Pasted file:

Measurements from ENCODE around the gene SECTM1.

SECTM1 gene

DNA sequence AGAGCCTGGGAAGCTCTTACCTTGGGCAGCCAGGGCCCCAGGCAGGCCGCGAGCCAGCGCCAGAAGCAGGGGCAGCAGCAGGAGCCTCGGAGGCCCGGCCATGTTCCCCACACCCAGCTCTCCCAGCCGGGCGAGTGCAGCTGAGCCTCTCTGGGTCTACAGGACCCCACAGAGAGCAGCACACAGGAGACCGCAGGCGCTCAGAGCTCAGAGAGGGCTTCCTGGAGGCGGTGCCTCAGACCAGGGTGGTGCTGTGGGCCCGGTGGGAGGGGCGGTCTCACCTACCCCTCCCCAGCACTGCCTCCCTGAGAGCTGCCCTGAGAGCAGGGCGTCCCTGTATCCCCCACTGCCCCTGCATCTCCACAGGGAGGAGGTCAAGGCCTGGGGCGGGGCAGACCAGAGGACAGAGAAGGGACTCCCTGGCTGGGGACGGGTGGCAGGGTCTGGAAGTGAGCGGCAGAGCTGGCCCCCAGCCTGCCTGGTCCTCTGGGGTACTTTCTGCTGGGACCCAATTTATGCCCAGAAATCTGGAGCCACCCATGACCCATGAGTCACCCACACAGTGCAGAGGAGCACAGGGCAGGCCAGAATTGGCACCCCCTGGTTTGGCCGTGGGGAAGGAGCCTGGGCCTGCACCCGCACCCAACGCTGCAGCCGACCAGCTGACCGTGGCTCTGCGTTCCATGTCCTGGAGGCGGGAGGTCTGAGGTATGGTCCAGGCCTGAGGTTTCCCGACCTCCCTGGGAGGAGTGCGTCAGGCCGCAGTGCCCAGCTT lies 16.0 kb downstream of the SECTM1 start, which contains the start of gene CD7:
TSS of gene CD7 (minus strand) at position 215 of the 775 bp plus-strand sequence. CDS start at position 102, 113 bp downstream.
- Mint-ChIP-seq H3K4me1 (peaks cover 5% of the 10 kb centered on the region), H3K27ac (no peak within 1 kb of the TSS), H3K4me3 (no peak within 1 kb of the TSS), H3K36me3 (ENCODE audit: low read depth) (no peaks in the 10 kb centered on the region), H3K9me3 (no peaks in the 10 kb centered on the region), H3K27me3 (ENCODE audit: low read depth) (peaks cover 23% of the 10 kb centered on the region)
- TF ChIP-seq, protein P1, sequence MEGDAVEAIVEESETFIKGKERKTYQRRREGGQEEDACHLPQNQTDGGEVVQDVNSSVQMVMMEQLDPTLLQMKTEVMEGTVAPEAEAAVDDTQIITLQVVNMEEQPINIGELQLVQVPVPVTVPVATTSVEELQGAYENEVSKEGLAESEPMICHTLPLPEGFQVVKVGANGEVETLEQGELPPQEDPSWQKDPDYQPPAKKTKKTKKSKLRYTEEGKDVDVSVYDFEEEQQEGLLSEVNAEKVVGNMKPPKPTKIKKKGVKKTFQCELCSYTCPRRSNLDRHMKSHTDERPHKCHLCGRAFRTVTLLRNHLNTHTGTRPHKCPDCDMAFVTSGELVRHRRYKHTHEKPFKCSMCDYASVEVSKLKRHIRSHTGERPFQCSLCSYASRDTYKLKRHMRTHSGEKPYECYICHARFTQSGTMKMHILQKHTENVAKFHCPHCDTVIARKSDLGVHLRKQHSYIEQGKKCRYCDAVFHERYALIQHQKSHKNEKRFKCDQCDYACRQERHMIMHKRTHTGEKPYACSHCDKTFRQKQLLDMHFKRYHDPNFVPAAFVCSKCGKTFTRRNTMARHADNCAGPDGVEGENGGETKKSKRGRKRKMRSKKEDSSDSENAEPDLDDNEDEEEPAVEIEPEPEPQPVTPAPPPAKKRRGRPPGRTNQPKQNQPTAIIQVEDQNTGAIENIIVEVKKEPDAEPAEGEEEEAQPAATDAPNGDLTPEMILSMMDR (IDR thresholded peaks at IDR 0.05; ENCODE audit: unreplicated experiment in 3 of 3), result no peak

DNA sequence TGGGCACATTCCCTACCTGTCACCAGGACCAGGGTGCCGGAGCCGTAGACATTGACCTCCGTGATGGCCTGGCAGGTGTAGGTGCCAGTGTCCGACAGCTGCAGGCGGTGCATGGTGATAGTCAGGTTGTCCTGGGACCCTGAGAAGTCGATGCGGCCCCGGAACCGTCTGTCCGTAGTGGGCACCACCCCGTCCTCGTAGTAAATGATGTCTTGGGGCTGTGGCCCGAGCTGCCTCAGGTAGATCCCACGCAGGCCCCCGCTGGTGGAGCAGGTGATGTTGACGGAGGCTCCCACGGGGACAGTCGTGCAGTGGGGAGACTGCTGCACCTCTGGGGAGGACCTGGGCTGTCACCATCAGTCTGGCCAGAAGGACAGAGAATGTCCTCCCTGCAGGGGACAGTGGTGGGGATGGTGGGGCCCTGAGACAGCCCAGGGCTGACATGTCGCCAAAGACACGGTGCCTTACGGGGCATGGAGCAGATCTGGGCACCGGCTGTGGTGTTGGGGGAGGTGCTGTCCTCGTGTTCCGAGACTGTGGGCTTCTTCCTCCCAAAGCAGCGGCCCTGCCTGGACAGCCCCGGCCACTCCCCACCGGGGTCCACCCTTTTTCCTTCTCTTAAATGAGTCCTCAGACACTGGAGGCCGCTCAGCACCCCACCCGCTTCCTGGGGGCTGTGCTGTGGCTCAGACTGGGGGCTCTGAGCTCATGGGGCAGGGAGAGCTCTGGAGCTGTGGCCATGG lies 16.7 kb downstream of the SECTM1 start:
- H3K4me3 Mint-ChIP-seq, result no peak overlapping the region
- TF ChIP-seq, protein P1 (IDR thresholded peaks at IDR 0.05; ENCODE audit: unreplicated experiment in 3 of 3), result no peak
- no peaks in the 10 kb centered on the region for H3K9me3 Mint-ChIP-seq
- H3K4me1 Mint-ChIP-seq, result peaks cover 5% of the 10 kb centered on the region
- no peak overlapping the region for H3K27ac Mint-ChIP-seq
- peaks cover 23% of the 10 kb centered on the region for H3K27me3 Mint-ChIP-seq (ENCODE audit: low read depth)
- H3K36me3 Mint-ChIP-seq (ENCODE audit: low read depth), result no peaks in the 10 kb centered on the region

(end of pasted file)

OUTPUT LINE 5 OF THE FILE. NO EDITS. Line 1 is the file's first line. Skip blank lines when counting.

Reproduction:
- Mint-ChIP-seq H3K4me1 (peaks cover 5% of the 10 kb centered on the region), H3K27ac (no peak within 1 kb of the TSS), H3K4me3 (no peak within 1 kb of the TSS), H3K36me3 (ENCODE audit: low read depth) (no peaks in the 10 kb centered on the region), H3K9me3 (no peaks in the 10 kb centered on the region), H3K27me3 (ENCODE audit: low read depth) (peaks cover 23% of the 10 kb centered on the region)